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Transit employee suspended for anti-Israel remarks

Tags: News Al Quds Day Avi Benlolo Brad Ross James Pasternak Queen’s Park Toronto Transit Commission TTC
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An off-duty TTC employee spoke to a TV reporter July 26 at Queen’s Park. SUN NEWS SCREEN SHOT

TORONTO — A Toronto Transit Commission employee who made hateful comments about Israel in a televised interview at last month’s Al Quds Day rally at Queen’s Park was given an unpaid, three-day suspension, a source close to the TTC has told The CJN.

The employee’s personnel file was also flagged, and he was warned that a repeat of such behaviour would result in termination, said the source, who declined to speak on the record.

The unnamed, off-duty TTC employee, who did not identify himself on camera, but was wearing a shirt with the TTC’s logo on its sleeve, told Sun News: “There should be a free Gaza, free Palestine. And if they continue, now we will go from here to there and we will kill all the Israel. And we will show the power.”

Details about the disciplinary action were leaked Aug. 20, a day after the TTC board unanimously passed a motion to condemn the employee’s remarks. 

The motion was put forward by TTC board member and Ward 10 city councillor James Pasternak. It called on the board to “condemn in no uncertain terms the offensive and discriminatory remarks made by a TTC employee to the media at a rally at Queen’s Park on Saturday, July 26, 2014.”

It also asked the board to “affirm its view that Toronto is a city of respect and tolerance and that all TTC employees must be held to the highest standard,” and it reiterated the commission’s policy that all employees, both on and off duty “in issued uniform or clothing, equipment or TTC vehicle” are expected to “conduct themselves… in a manner that does not jeopardize the integrity and image of the TTC.”

The motion concluded: “The TTC affirms its view that Toronto remain a destination of respect, tolerance and safety and that the importation of world conflict zones is contrary to these ideals.”

Pasternak said he initiated the motion because “it was vital for us to send an unequivocal message that these kinds of anti-Semitic and despicable comments against Israel and the Jewish community are totally unacceptable. It is an embarrassment for the transit system and for the city of Toronto.”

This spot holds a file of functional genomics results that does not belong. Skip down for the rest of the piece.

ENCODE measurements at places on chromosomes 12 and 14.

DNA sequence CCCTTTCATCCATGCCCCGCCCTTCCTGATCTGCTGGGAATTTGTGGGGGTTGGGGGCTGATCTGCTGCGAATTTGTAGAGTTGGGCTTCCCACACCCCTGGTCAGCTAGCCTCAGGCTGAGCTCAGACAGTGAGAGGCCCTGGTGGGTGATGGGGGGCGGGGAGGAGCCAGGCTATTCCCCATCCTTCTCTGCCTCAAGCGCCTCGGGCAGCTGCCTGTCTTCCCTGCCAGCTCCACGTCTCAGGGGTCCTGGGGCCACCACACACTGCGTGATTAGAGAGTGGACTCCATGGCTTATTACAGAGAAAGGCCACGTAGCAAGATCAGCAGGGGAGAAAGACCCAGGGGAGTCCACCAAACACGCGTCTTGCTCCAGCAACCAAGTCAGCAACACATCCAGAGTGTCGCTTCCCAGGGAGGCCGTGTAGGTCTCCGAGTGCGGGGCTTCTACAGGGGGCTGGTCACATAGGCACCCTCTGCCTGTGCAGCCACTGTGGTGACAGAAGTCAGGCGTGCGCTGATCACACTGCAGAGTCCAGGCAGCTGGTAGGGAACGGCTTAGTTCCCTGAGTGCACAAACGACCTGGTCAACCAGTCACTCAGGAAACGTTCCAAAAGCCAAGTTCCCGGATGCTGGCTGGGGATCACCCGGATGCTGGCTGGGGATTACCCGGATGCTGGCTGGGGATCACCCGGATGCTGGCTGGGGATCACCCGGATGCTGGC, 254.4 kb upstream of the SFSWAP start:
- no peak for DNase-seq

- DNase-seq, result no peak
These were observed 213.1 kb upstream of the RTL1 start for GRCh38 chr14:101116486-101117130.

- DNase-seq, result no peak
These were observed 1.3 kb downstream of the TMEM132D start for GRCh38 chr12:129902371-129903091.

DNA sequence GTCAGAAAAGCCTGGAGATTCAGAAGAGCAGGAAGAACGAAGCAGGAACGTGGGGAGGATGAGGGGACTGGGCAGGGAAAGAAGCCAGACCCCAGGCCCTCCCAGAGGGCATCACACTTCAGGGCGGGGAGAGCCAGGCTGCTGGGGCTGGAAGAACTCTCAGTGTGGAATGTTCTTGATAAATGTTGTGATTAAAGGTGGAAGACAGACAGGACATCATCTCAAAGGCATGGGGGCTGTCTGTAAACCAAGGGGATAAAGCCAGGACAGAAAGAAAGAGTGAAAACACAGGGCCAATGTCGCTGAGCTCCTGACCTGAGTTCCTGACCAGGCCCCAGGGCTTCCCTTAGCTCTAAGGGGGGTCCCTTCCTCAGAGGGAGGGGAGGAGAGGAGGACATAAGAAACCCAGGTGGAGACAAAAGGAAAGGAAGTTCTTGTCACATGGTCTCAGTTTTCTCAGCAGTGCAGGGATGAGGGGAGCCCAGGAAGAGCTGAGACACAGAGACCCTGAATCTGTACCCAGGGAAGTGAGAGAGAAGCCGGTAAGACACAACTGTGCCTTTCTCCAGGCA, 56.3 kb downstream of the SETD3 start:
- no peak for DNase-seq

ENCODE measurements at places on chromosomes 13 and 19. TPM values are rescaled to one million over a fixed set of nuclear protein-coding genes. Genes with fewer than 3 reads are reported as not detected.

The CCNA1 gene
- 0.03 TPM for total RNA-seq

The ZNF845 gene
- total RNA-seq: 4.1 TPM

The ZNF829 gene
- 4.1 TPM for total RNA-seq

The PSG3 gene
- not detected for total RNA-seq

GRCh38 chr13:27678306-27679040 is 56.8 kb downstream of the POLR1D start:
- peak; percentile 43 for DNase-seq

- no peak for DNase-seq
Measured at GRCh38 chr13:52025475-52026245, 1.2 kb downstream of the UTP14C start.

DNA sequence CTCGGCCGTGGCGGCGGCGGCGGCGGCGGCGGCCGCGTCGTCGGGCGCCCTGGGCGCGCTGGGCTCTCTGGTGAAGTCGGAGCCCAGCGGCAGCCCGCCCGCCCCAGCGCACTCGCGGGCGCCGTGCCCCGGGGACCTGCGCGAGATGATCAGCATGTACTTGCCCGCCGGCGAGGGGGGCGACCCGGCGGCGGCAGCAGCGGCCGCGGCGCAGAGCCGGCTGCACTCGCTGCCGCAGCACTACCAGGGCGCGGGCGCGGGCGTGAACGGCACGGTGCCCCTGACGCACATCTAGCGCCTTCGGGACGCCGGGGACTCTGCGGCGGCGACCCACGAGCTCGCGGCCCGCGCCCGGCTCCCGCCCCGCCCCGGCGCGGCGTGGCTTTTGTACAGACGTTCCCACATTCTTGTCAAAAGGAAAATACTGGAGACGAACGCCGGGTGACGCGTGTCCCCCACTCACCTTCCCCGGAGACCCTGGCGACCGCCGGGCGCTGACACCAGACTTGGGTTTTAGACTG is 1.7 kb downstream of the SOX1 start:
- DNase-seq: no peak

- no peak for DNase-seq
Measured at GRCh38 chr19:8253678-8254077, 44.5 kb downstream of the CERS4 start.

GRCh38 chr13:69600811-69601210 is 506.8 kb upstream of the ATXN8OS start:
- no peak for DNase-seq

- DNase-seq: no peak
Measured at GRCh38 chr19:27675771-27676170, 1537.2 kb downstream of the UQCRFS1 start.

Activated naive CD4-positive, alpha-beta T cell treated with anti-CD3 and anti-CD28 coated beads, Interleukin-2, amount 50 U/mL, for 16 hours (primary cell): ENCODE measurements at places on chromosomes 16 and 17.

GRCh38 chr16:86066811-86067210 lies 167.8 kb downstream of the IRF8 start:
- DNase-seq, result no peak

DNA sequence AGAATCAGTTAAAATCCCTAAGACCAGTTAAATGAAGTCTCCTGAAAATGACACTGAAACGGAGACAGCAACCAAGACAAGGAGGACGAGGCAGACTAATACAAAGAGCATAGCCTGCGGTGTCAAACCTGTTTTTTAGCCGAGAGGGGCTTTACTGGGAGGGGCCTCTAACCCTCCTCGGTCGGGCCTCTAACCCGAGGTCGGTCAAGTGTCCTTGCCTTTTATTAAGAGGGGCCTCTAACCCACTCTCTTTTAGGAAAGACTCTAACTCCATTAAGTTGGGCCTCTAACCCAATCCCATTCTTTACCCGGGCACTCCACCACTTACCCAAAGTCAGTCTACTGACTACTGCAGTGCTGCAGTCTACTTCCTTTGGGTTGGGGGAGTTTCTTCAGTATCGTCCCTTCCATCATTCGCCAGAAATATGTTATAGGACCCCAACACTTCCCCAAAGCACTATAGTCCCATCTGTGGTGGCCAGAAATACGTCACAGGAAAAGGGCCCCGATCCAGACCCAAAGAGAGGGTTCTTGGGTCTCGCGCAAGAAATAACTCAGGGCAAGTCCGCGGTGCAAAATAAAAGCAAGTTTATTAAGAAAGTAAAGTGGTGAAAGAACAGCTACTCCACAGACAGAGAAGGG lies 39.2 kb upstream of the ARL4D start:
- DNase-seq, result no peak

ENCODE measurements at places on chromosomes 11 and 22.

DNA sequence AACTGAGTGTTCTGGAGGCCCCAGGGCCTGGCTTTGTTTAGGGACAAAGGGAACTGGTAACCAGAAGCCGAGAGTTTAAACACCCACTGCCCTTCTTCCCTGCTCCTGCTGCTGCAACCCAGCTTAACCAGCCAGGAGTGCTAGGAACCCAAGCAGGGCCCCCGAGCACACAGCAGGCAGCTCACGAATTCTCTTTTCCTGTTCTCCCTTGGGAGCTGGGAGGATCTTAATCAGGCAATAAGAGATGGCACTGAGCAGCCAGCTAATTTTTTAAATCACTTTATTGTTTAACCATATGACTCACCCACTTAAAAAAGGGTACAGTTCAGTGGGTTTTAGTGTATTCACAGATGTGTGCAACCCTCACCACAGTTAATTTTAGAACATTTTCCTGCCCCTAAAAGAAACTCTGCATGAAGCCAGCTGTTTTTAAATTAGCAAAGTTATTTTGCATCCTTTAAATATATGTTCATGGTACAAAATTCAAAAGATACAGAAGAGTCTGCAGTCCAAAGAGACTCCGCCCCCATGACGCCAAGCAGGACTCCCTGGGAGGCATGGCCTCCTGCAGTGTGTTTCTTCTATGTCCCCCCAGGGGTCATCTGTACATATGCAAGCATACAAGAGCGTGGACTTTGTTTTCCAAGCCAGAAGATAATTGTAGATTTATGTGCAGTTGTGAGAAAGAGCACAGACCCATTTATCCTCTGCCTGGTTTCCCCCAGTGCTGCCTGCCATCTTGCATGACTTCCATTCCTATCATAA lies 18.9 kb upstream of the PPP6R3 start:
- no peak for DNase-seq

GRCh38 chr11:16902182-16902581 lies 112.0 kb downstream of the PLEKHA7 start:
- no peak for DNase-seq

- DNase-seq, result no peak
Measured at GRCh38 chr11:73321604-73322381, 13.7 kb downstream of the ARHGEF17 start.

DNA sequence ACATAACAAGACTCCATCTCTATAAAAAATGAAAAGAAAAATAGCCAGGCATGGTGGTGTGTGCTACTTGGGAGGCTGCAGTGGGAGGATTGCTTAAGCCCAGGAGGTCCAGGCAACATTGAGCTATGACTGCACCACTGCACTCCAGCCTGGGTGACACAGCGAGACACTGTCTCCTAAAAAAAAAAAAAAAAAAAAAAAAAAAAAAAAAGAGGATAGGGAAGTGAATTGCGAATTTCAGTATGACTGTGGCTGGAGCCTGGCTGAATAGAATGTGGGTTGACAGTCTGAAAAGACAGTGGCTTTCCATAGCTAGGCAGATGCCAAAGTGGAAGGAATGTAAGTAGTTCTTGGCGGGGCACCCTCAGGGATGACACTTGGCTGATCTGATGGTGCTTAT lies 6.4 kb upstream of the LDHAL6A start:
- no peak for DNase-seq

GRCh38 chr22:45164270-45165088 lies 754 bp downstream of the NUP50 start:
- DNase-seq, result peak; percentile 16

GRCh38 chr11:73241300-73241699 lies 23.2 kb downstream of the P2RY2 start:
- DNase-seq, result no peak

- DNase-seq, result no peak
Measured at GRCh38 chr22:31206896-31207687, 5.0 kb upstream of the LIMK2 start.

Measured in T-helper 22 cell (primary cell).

He added: “We do not buy into the fig leaf of free speech with regard to these comments.”

Pasternak lamented that the employee hadn’t been fired, saying “immediate termination would’ve been ideal, but, unfortunately, [the employee] is protected by a collective bargaining agreement and a warning system, and he’s been given the opportunity to apologize and keep his job.”

Pasternak said he heard from a third-party source that the employee did express “remorse and regret” about his remarks. 

TTC spokesperson Brad Ross said the matter was taken extremely seriously. He called the comments against Israel “repugnant” and stressed that they don’t represent the views of the TTC. He maintained, however, that the commission has taken “appropriate disciplinary action,” but “what that discipline is, is something we won’t discuss.” 

Neither will the commission disclose the name of the employee or his role at the transit service, he said.

“We are careful about what we say publicly, because matters of discipline are typically grieved by the union and can go to arbitration,” Ross said. “An arbitrator could rule against us, and that ruling could be because of comments an employer made publicly that may have prejudiced a particular decision on a case… and there are also privacy rights we need to respect.”

Ross said disciplinary cases are dealt with individually and factors such as an employee’s length of service, history and employment record go into any decision.

Following the incident, Avi Benlolo, president and CEO of the Friends of Simon Wiesenthal Centre for Holocaust Studies, wrote to TTC chair Maria Augimeri and urged that the worker be fired.

“It seems the TTC has taken the statements of this man seriously and disciplined him accordingly,” Benlolo said of the suspension. “We remain concerned, however, that permitting anti-Semitic organizations to spew their hatred freely will only lead to further incidents of this nature. It’s time for our elected officials and civic leaders to take the lead in combating anti-Semitism, and to let the Jewish community know in no uncertain terms that they stand with us against aggression, intimidation and threats of violence.” 

The union representing TTC workers could not be reached for comment.

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